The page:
Selah March

July 14, 2008

Random is as random does.

My BFF Eva had a bad day today, though she managed to describe it in terms that made me cry tears of mirth. Go laugh till snot runs down your face over her caffeine-related tragedy.

Barb Caridad Ferrer posted on RtB a few days ago, and I somehow missed it. She makes some good points about the dearth of good, single title contemporary romance on today’s shelves. I hardly have time to read, and my TBR pile is health-hazard unto itself, so I hadn’t noticed the lack, myself. Will take her word for it, though, because she’s brilliant and EVER-stylish.

This nice person had some interesting insights into WILD HORSES. I like it when people talk about my characters like they’re real people. Gives me warm fuzzies.

I’ve got two blogs up elsewhere — one at Red Sage Revealed about THERE CAME A KILLING FROST, and one at Amber Quill Authors’ Blog about the art and science of writing a sequel.

Got an email from a nice woman yesterday who wants to know if I’m only writing Westerns now. That would be a “no,” if anyone else is wondering. It’s just coincidence that my last three books have featured cowboys. My next Amber Allure release is a Halloween tale that takes place in upstate New York — about as far from a Western as you can get and stay in the continental US.

Finally, Jenny Crusie has this to say about flame-throwers, both in the literal and metaphorical sense:

George Carlin said, “The very existence of flame-throwers, proves that some time, somewhere, someone said to themselves, ‘You know, I want to set those people over there on fire, I’m just not close enough to get the job done.’” I think it was more, “I want to set those people over there on fire, and I don’t want to get close enough that they can retaliate.” Or maybe that’s just the flamethrowers on the internet. And speaking of them, why is it always the flamers who say to the people who protest their abuse, “If you can’t stand the heat, get out of the kitchen”? It’s like they’re saying, “I have a right to scorch you but you don’t have the right to complain about it.” And if you leave, then they jeer because you can’t take it. “Coward.” I don’t like them but I don’t have to live with them, so they’re not a big deal. But just bleah on flamers, that’s what I say.

I have no idea who or what Jenny’s referencing here, but I’m going to pretend I do, because it gives me a happy. And while I’m at it, I’ll go her one better and ask a and mostly rhetorical question for anyone who’d care to ponder it:

If you hosted a party in your home, and one group of guests turned on another guest — or group of guests — and started calling her/him/them names, wouldn’t you consider it your job to intervene? Even if you agreed with the names being called and the insults being launched, wouldn’t you feel SOME responsibility — whether legally dictated or not — to step in and put an end to the badness?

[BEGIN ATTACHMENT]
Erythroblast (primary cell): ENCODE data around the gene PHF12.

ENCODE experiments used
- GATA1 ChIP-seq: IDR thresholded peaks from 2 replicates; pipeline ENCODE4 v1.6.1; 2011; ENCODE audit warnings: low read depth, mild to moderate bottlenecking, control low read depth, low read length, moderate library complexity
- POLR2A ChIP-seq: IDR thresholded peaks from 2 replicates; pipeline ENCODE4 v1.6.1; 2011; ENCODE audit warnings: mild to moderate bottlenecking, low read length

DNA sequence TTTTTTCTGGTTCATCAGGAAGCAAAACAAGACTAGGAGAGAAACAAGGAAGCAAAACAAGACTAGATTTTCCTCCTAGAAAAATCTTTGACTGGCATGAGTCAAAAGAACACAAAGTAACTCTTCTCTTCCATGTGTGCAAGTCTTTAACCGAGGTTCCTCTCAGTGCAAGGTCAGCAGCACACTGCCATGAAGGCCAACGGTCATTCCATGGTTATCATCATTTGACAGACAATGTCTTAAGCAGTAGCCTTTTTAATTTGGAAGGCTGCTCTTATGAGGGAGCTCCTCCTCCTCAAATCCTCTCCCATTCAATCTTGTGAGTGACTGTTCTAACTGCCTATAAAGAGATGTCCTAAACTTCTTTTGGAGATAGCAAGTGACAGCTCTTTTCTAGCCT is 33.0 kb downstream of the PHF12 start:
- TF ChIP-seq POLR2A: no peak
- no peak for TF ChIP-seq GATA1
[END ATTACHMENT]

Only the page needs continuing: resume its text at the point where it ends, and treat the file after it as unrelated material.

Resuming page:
Because the First Amendment (even if it applied in this case, which it doesn’t, because it applies to the government curtailing free speech, not a blog-owner) is not the law in my house. In my house? Everybody minds their manners, whether they’re multi-national bestselling authors slumming with masses, barely-literate “readers” who couldn’t grasp the finer points of a philosophical debate if they had velcro sewn to their fingertips, or something in between.

Like I said, rhetorical question. But I have to wonder what the host gets out of it when her guests go cannibal and eat their own. I guess it saves on the hors d’oeuvres, huh? Or the need to come up with really interesting original content.



  1. I thought that was great abou the flame throwers, too. Glad I made you laugh, pet. I have to admit, the Big Mac made it a hell of a lot better. Musta been the special sauce.

    Comment by evagale — July 14, 2008 @ 8:26 pm | Reply

  2. You are not going to believe this (actually, you probably will), but I have thought the exact same “remove the obnoxious guest so everyone else at the party can have a good time” blog analogy. It’s my little home on the internet. The doors may be wide open so anybody can wander in, but the welcome doesn’t extend to warping the atmosphere from funky jam dance party to concentration camp. If people I like having around are heading for the door because somebody’s being an ass, I have no qualms about kicking that ass out the door.

    Comment by Kerry Allen — July 15, 2008 @ 10:26 am | Reply

  3. Great linkies, Selah (yeah, I followed you from my blog. *g*) I particularly like Jennie’s post; not just the flamethrower bit, but the other stuff (on her blog) about focusing on the writing.

    As for the sh*t disturbers, agreed. I’ve never understood how one gets their jollies from being a troll? They should take their act offline and share it with like minded friends, or back to their own site with it. But why be an ass and ruin the fun for everyone else?

    Comment by vanessa jaye — July 15, 2008 @ 7:15 pm | Reply

  4. Hell NO !! I would let them beat each other to DEATH… what better entertainment could you have 🙂

    Just kidding and the flamethrower thing cracked me up. Reminded me of some people

    Comment by terrises — July 17, 2008 @ 11:27 pm | Reply

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